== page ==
The Patch: Not Good

The Patch It’s a stiff competition, but the Patch continues to make a convincing case for why it deserves the title of Most Dangerous Form of Hormonal Birth Control, as this article from No Room for Contraception explains:

Ortho Evra Birth Control Patch: 1,000 Claimants and Counting

Youngest victim was 14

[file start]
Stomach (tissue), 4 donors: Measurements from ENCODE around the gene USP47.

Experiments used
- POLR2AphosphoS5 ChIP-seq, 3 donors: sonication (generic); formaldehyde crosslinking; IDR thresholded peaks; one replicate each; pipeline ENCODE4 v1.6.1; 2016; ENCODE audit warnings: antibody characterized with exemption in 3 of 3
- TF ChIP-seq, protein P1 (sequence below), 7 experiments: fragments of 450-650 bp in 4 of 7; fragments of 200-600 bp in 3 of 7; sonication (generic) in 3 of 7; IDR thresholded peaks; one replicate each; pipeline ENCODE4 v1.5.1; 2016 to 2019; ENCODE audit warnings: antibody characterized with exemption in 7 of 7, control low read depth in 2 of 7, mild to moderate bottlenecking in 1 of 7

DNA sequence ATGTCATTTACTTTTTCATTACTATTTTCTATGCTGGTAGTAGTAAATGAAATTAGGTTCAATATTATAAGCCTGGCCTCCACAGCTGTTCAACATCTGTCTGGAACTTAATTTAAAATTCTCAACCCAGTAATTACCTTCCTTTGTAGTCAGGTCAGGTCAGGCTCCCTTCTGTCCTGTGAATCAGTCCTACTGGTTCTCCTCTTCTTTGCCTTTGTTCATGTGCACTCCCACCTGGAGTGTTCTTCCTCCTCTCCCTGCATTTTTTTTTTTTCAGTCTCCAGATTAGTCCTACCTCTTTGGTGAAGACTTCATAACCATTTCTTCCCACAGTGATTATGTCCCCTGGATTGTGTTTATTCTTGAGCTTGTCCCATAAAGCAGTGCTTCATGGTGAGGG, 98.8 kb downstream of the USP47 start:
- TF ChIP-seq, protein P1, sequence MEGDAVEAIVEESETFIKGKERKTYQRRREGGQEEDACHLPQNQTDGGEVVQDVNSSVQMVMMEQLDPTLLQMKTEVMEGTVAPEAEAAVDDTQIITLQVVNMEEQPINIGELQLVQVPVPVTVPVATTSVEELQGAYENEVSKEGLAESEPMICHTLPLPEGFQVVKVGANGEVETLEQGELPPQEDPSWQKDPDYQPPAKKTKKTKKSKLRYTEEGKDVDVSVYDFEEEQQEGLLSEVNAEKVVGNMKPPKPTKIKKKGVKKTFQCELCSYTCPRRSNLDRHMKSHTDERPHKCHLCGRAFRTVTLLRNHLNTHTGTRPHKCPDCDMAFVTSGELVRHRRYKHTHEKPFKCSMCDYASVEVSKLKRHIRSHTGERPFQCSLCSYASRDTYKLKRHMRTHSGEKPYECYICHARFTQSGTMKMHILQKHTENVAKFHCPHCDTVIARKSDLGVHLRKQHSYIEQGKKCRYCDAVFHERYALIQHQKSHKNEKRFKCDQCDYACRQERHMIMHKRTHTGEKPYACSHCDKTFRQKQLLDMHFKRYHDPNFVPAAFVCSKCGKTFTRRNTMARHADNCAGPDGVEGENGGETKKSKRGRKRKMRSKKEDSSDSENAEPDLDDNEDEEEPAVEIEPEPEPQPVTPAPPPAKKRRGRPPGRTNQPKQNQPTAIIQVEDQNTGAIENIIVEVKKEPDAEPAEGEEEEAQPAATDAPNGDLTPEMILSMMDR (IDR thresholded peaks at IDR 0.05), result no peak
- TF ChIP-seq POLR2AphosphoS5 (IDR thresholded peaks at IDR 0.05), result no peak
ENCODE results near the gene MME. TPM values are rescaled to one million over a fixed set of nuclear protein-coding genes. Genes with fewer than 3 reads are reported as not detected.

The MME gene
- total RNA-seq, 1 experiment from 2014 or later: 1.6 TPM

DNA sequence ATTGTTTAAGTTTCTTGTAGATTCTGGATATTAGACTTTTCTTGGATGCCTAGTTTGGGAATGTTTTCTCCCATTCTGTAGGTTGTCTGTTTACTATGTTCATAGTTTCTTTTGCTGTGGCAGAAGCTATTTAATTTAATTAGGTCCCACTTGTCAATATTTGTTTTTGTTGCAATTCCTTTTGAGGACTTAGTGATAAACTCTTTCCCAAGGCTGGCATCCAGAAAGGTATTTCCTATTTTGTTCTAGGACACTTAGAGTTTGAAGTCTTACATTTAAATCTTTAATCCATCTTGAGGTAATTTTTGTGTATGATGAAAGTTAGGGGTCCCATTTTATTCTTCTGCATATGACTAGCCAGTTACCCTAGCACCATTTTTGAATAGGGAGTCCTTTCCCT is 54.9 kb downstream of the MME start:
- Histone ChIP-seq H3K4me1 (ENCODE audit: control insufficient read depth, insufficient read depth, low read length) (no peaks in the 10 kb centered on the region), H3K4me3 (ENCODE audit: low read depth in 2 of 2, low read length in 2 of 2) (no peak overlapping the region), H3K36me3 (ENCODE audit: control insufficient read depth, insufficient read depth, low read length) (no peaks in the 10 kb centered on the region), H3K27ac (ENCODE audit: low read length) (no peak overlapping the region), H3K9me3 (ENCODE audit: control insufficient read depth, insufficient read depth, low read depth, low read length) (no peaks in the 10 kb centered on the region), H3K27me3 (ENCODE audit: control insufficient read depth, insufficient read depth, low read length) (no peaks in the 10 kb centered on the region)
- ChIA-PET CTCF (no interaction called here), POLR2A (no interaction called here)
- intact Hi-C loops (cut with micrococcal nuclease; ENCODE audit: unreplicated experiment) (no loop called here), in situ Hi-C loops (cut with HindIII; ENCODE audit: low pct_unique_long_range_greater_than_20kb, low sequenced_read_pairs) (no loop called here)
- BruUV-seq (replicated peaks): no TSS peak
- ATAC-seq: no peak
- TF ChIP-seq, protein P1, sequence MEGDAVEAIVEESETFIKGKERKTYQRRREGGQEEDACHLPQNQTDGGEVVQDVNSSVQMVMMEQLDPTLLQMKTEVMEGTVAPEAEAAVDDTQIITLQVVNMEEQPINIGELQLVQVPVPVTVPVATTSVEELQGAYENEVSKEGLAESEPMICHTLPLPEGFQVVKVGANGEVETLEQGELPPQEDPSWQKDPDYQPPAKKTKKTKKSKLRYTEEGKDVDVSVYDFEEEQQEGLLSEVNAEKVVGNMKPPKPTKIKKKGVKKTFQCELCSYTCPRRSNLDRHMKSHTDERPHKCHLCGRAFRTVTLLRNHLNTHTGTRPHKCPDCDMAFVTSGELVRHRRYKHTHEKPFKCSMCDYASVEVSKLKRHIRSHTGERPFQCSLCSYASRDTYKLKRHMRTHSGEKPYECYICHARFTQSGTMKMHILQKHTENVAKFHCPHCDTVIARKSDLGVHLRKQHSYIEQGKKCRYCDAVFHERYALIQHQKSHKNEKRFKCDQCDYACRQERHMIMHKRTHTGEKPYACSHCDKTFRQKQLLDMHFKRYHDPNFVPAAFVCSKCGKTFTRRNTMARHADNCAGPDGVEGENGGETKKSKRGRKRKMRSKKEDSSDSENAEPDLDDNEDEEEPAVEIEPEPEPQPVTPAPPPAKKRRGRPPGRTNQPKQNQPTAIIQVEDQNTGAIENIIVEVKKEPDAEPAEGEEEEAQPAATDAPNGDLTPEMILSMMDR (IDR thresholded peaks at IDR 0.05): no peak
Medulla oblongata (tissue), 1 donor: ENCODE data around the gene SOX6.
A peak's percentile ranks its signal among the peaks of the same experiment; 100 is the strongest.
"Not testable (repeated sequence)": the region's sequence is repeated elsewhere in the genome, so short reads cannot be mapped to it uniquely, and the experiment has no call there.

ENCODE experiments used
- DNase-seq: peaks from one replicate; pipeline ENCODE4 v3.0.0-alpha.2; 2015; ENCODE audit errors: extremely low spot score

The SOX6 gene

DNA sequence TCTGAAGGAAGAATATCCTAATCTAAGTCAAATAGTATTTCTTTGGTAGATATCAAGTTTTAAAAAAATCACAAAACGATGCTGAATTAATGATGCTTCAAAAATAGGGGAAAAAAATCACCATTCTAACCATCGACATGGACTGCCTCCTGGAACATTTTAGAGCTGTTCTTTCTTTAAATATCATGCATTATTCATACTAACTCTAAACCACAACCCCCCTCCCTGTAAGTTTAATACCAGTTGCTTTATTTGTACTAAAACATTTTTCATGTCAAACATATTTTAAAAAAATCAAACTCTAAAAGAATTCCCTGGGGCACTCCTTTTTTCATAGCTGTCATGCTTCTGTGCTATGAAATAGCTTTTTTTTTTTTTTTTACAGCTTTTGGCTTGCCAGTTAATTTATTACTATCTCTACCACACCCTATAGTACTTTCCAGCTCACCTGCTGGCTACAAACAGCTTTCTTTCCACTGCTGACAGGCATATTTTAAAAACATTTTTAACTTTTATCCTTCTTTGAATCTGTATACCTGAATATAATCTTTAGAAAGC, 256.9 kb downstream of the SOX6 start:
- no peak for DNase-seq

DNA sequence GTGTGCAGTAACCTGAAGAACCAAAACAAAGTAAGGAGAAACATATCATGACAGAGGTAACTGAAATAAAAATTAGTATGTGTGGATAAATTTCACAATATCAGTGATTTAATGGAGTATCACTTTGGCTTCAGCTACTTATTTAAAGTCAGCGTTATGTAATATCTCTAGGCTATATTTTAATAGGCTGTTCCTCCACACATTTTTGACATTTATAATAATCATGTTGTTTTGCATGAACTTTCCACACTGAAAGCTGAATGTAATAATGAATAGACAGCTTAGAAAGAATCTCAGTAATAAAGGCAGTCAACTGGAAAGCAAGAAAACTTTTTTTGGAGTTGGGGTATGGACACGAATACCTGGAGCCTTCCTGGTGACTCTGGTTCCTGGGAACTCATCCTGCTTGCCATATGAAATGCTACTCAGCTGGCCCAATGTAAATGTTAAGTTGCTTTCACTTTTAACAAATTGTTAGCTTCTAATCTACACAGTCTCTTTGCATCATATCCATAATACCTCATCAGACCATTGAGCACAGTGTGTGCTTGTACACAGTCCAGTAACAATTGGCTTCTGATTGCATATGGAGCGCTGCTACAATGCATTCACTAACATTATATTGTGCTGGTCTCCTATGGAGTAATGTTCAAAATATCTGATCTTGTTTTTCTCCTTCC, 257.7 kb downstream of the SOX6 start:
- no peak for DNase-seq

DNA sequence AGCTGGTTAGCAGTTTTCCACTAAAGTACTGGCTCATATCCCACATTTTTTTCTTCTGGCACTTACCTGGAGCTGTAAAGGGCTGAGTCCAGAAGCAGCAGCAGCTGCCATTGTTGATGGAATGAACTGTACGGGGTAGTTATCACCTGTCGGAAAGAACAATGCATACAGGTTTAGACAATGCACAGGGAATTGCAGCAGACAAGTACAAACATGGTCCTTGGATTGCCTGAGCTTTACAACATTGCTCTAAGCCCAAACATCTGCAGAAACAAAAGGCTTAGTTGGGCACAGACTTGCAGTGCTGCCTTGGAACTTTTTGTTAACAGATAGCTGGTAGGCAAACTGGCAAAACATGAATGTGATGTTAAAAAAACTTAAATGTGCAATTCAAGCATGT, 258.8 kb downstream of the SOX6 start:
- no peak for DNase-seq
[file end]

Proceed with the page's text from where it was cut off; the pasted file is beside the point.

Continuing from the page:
By Ruben Obregon According to Johnson & Johnson’s third quarter SEC filing for 2006 , there are over “1,000 claimants who have filed lawsuits or have made claims regarding injuries allegedly due to Ortho Evra.” [1] Ortho Evra, also known as the birth control patch, is a transdermal hormonal contraceptive which is applied weekly to the skin. In addition to being a contraceptive, the patch can act as an abortifacient by preventing implantation of a fertilized egg. Serious health problems have been associated with Ortho Evra including fatal and non-fatal blood clots, strokes, heart attacks, and death. From April 2002 to December 2004, over 27,974 ‘adverse effects’ were reported by users of Ortho Evra.[2] Many of the complaints are serious, and the patch is alleged to be responsible for over 23 deaths, including the death of 14 year old Alycia Brown.[3] The claims keep mounting – last week a lawsuit was filed on behalf of 40 women against Ortho-McNeil Pharmaceutical Inc, a subsidiary of Johnson & Johnson and the manufacturer of Ortha Evra.. The lawsuit alleges that the Ortho Evra patch was responsible for the serious health problems, including the death of one user.[4] “We were saddened for these women and their families but not surprised by the news of these cases,” says John David Hart, of the Law Offices of John David Hart in Fort Worth, who represents women who have used the Ortho Evra patch. “All of the women we’ve met with and all of the research we’ve done suggest that this is a real problem and that women are being harmed by using this drug.”[4] Rather than pull the drug off of the market, it appears Johnson & Johnson finds it cheaper to settle with victims. It’s not surprising, considering that in 2004 sales of Ortho Evra reached 420 million dollars.[5] Johnson & Johnson has plenty of money to spare in order to keep Ortho Evra on the shelves: in 2005 the company sold 1.1 billion dollars worth of hormonal contraceptives.[6] One can speculate that Johnson & Johnson has concluded, despite the settlements, that they will still come out ahead by keeping the patch on the market. The amount they stand to gain from Ortho Evra sales over the next few years will eclipse the settlement payouts. But what is the problem with the patch, and why are so many claims being made? To begin with, it is well known in the medical community that hormone based contraceptives can promote blood clots. Estrogen, one of the hormones in the patch and in many oral contraceptives, is known to promote blood coagulation. The pill and the patch distribute hormones differently, which may account for apparent increase in risk associated with the Ortho Evra. As oral contraceptives are digested they provide the body with a peak and subsequent drop in hormone levels. The patch, on the other hand, distributes the hormones more evenly throughout the night and day, resulting in a more significant exposure. [7] Ortho Evra exposes users to 60 percent more estrogen than do typical oral contraceptives. [8] (One has to wonder if long term use will increase the breast cancer risk associated with oral contraceptives?) Fatal and non-fatal blood clots are considered to be an ‘acceptable risk’ by the FDA, ‘big pharma’, and medical professionals. One has to wonder how many women have been told by their OB/GYNs that their potential death from a fatal blood clot is an ‘acceptable risk’ of using hormone based contraceptives? According to the FDA, two recent studies comparing the patch to similar oral contraceptives provide conflicting results. The studies do not address fatal blood clots associated with Ortho Evra, since the data the studies rely on is from claims paid by managed care plans. (Deaths which occur outside of medical facilities are not billable events, and therefore, not contained within the managed care data.[9]) One study shows a twofold increase in non-fatal blood clots, while the other only shows a ‘similar’ risk compared with existing pills. As of late, the FDA hasn’t recommend either a voluntary recall or involuntary withdrawal of the drug from the market. Apparently 23 plus deaths aren’t enough for either the FDA or Johnson & Johnson. One has to wonder just how many deaths are? While a large number of health issues have been associated with the patch, what is largely unkown is number of underage teens who have experienced ‘adverse effects’ from Ortho Evra. What is even more unclear is how many teens use it without the knowledge of their parents and with federal funding provided for by the Title X program. Most states do not have parental notification or consent laws regarding contraception, and it’s time for that to change. Such laws wouldn’t have helped prevent the death of 14 year old Alycia Brown, whose mother helped her choose the patch. But they will help to prevent future deaths and serious health complications in teens who seek to use hormone based contraceptives. The problems associated with Ortho Evra are not new. Johnson & Johnson was aware of them prior to the drug ever reaching the market.[10] During clinical trials of the patch, two women developed blood clots in the lung, something rare in young women. In spite of this danger, Johnson & Johnson decided to market the drug and and so in December of 2000, submitted it for FDA approval. In November of 2001, the patch was granted FDA approval and did not carry a warning about the increased risk of blood clots. Shortly after the patch hit the market in 2002, Ortho-McNeil started to receive reports of serious health issues among users. Internal documents show that Johnson and Johnson was well aware of the many health problems and complaints associated with the patch. In 2003, the company refused to fund further studies since the results might not be what they wanted and could hurt Ortho Evra sales.[11] It wasn’t until late 2005, when the FDA announced an update on the labeling for Otho Evra, that Ortho-McNeil acknowledged these serious health problems associated with the patch.[11] Ortho Evra needs to be removed from the market immediately, either voluntarily or not. It’s highly doubtful that Johnson & Johnson, on its own initiative, can be trusted to remove the patch from the market. It’s time for the FDA to step in and request a recall or demand a withdrawal of Ortho Evra. A possible reason why this hasn’t been happened yet is that the FDA considers blood clots to be ‘acceptable risks’ of hormonal contraception. If 23 plus deaths and many more cases of serious health problems are considered ‘acceptable risks’ and of little concern to the FDA, then maybe it’s time for an overhaul of that agency.